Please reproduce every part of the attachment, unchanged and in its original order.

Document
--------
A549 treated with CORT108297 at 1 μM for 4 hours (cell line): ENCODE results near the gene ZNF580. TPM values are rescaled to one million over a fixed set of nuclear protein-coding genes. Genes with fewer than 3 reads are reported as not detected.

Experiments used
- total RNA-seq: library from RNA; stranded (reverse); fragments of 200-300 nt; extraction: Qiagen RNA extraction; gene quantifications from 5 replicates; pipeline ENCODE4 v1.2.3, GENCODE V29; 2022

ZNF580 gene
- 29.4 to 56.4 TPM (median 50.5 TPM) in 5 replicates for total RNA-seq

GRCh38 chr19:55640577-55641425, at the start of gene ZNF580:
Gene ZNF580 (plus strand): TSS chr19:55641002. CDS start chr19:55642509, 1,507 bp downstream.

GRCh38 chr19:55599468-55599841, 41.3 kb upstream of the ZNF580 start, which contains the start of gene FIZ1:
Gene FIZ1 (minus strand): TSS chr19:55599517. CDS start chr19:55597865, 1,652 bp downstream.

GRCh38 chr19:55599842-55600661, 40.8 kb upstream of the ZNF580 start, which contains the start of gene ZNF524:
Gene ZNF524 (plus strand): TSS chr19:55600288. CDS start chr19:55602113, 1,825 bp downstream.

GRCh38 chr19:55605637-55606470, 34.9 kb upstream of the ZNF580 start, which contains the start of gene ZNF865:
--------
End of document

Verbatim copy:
A549 treated with CORT108297 at 1 μM for 4 hours (cell line): ENCODE results near the gene ZNF580. TPM values are rescaled to one million over a fixed set of nuclear protein-coding genes. Genes with fewer than 3 reads are reported as not detected.

Experiments used
- total RNA-seq: library from RNA; stranded (reverse); fragments of 200-300 nt; extraction: Qiagen RNA extraction; gene quantifications from 5 replicates; pipeline ENCODE4 v1.2.3, GENCODE V29; 2022

ZNF580 gene
- 29.4 to 56.4 TPM (median 50.5 TPM) in 5 replicates for total RNA-seq

GRCh38 chr19:55640577-55641425, at the start of gene ZNF580:
Gene ZNF580 (plus strand): TSS chr19:55641002. CDS start chr19:55642509, 1,507 bp downstream.

GRCh38 chr19:55599468-55599841, 41.3 kb upstream of the ZNF580 start, which contains the start of gene FIZ1:
Gene FIZ1 (minus strand): TSS chr19:55599517. CDS start chr19:55597865, 1,652 bp downstream.

GRCh38 chr19:55599842-55600661, 40.8 kb upstream of the ZNF580 start, which contains the start of gene ZNF524:
Gene ZNF524 (plus strand): TSS chr19:55600288. CDS start chr19:55602113, 1,825 bp downstream.

GRCh38 chr19:55605637-55606470, 34.9 kb upstream of the ZNF580 start, which contains the start of gene ZNF865: